Band in a Box

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Copyright 2006

 

 

 

LGM Productions

Guitars at Musician's Friend

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     One thing that’s great about it is that you can jump right in and play around with the chord entry and compose something within a few minutes of starting the program. The chord entry portion takes up most of the screen. As you will notice from above, the default key is C, the first chord is C. If you change the key (to the right of the yellow style box), you’ll get a dialog box that asks you if you want to change the chords to match the key. If you’re adventurous, you can chose not to do so and what you’ll get is something of a modal nature which can be interesting (or not).

 

      So let’s jump in and put in some chords. We’ll stick with C for the first chord. By hitting the tab key, the place marker goes the to second beat of the song. You can enter a  chord on each beat, on 2 beats (1 and 3, 1 and2, 1 and 4, 2 and 4, etc), any 3 beats or on all 4 beats. This allows you to fit the rhythm to the rhythm of your creation. For this exercise, we’re going to use 2 chords per measure for the first 8 bars and on chord per bar for the second 8 bars for a total of 16 bars. The second chord of the 1rst measure is going to be Em7 on the 3rd beat. To enter that chord, you just type it in just like it’s spelled. There’s a function for entering more complex chords but we’ll get to that in a later article.

 

      The next measure is going to begin with F on the first beat followed by a G7on the 3rd beat. The pattern for the first 2 measures continues on for the first 8 measures which will be the verse. The next 8 measures will be our chorus section. At this point the pattern changes from 2 chords per measure to 1 chord per measure. The tempo doesn’t change but it does feel as thought the song has slowed down a bit. The 1st measure will be Am followed by G then C and then F. This continues on for 8 measures with one minor change—on the 3rd beat of the last measure of the chorus we’re going to change to a G7.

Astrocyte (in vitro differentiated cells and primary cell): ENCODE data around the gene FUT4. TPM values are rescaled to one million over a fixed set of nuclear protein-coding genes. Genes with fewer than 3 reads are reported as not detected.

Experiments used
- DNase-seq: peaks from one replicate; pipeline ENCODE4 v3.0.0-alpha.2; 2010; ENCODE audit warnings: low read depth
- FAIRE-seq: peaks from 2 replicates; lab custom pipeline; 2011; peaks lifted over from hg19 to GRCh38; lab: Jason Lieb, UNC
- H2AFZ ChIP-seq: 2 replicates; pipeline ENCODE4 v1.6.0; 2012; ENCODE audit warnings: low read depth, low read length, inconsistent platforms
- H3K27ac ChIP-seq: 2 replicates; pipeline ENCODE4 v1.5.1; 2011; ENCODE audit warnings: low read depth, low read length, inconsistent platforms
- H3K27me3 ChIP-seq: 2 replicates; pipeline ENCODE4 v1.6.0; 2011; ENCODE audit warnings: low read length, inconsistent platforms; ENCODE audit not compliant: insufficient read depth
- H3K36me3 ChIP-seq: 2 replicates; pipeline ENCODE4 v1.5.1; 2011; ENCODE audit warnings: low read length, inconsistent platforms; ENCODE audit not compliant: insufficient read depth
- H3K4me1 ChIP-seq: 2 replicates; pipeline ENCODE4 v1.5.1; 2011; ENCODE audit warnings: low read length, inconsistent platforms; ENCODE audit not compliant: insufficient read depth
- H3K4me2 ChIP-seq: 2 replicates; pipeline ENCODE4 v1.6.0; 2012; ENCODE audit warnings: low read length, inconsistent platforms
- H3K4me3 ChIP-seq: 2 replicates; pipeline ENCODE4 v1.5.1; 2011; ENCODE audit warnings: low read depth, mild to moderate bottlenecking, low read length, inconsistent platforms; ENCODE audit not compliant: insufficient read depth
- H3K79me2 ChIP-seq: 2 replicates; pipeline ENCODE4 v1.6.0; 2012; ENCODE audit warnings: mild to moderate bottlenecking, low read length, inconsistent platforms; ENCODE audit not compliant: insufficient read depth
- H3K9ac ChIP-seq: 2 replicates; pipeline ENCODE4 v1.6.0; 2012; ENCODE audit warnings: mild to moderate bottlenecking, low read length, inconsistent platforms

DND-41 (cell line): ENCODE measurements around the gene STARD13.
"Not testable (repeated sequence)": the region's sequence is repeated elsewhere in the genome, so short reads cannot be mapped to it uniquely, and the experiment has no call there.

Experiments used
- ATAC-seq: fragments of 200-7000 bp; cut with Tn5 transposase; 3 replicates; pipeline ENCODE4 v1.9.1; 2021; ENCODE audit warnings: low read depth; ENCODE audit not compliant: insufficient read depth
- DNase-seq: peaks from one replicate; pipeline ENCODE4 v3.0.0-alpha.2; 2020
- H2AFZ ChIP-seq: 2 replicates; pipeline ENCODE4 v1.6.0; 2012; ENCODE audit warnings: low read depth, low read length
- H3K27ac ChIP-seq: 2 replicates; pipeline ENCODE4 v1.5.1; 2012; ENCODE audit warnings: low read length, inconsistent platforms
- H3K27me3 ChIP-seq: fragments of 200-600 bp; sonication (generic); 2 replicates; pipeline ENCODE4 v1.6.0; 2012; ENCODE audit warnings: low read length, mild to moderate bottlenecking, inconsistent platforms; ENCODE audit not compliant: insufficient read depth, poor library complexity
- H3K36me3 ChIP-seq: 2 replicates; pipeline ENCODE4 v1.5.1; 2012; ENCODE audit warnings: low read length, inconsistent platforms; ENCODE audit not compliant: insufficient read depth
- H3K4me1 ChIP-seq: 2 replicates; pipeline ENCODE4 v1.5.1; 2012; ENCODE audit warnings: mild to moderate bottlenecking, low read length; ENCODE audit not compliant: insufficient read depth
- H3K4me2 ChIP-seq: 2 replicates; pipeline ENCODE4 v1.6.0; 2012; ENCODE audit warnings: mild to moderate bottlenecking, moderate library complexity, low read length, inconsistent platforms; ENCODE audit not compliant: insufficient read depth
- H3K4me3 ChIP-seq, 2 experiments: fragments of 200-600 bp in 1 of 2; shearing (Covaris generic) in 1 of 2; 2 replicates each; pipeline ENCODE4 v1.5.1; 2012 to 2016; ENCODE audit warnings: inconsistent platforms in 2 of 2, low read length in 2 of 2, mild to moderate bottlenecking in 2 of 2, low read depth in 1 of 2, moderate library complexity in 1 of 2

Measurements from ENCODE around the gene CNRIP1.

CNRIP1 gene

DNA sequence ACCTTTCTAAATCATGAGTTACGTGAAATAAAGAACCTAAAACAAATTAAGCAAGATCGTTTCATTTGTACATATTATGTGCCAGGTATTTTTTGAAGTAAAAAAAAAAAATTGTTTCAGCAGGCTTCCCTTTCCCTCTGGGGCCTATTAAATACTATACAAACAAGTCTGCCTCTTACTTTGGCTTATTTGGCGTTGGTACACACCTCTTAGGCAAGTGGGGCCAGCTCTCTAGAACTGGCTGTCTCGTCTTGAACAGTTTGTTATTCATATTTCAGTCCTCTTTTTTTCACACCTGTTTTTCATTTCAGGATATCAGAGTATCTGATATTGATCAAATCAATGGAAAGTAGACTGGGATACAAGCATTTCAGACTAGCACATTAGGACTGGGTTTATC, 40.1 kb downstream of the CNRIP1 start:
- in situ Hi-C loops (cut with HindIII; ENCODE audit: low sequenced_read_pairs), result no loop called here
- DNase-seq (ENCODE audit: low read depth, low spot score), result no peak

If you’ll notice above, the first measure is preceded by a blue box. This tells the program to use the “a” sub-style until it’s told differently. We’re going to change to the “b” sub-style for the chorus by clicking on the number 9 until it changes to green. This also tells the program to play a rhythm fill immediately prior to the change. Having each measure selected as either “a” or “b” will play a fill on each measure. 

 

     Note that to the right of the key selection box, there’s the tempo selection box. To the right allows you to select what measure the song begins on so you can have an into. Right of that is the number of measures selection box and to the right of that is the number of repeats the “chorus” has. Don’t let this confuse you. If we change the number of measures to 16 and leave the number of repeats at  3, what we have is a ABABAB song that has no into and no outro. We’ll get into how to add bridges, etc as we go along.

 

     I’m going to select a swing style since the chord progression is kind of simple—Dr. John swing 8 bar, which means the rhythm is based on a 8 beat pattern and it swings (sometimes called 6/8 feel). Swinging, musically speaking, is kind of hard to describe but you know it when you hear it. After saving it as a midi file and opening it in Sonar, I selected a fretless bass, a jazz drum kit and a stereo piano as the instruments. I rendered the file as a .wma using Sonar’s export feature and uploaded to the server. You can listen to it by clicking here

 

Next Month—Chord Subs and expanding the song

    This month, I going start the process of taking you, the reader through the ins and outs of Band in A Box. The graphic below is a screen shot of the main screen of the interface. There’s a lot going on but we’re going to take it step by step so that you can feel comfortable enough with it to consider purchasing it for yourself and it is something you should consider because it is a powerful tool for composers and producers.